Ambitious targets to reduce pesticides need to be set to reverse declines in bees, butterflies and other insects, wildlife experts say.
The call from the Wildlife Trusts comes as it publishes a report highlighting efforts to help insects across the country, with projects managing farmland, road verges, chalk streams, city parks and churchyards.
Growing evidence shows many insects are in rapid decline, such as UK butterfly populations which are down more than 50% since 1976, the report said.
The decline has impacts for farming, which relies on beneficial insects for pollination, keeping down pests and soil health, and for a host of plants and animals from birds to bats and hedgehogs.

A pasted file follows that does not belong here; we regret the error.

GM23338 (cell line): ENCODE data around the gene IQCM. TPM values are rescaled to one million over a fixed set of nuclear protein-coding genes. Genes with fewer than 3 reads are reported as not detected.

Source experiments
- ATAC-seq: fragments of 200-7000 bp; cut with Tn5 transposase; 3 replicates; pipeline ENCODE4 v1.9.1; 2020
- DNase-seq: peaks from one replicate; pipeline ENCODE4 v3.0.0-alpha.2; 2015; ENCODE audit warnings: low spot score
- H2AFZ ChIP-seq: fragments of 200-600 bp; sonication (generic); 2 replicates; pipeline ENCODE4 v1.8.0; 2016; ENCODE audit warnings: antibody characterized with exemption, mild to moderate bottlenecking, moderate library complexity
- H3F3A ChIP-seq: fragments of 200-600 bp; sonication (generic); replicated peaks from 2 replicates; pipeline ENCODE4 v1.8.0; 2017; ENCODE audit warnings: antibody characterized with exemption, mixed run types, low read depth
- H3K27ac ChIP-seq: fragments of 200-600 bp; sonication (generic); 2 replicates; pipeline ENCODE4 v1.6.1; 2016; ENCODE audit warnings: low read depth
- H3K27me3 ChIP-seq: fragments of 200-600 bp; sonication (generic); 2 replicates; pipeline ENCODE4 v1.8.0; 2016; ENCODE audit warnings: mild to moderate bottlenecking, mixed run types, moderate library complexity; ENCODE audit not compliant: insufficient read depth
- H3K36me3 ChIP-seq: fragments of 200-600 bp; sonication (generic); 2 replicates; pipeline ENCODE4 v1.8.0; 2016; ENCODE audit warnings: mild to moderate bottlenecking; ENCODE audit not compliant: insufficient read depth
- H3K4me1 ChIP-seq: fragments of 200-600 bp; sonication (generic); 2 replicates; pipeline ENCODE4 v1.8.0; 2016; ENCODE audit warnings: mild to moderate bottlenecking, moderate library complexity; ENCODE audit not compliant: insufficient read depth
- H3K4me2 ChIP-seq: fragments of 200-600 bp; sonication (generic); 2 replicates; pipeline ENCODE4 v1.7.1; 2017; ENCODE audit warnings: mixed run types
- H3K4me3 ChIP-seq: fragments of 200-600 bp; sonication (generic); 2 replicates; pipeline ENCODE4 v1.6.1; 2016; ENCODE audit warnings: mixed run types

Insects have been hit by a loss of habitat, with 97% of the UK’s wildflower rich meadows vanishing since the 1930s, ploughed up for crops or converted to less natural pasture, while 87% of wetlands have gone.
The report also said 16,900 tonnes of pesticides were applied to the countryside every year, while there was also spraying in towns, cities and gardens and chemicals poured down the drain.
But it highlights action that is being taken to protect some of the UK’s 27,000 species of insects, from bees and grasshoppers to beetles, dragonflies, moths and butterflies.
To help insects, the Wildlife Trusts are calling for a reduction target that is as good as, if not better than, the EU’s proposal to halve the overall use of pesticides by 2030.
The conservation groups warn there should be no weakening of existing UK pesticide standards in future trade deals, and there must be support for farmers to adopt insect-friendly farming practices.
It will be possible to reverse insect declines if a network of nature-rich areas are created to cover at least 30% of the UK and legally binding targets are set for the recovery of nature, the trusts say.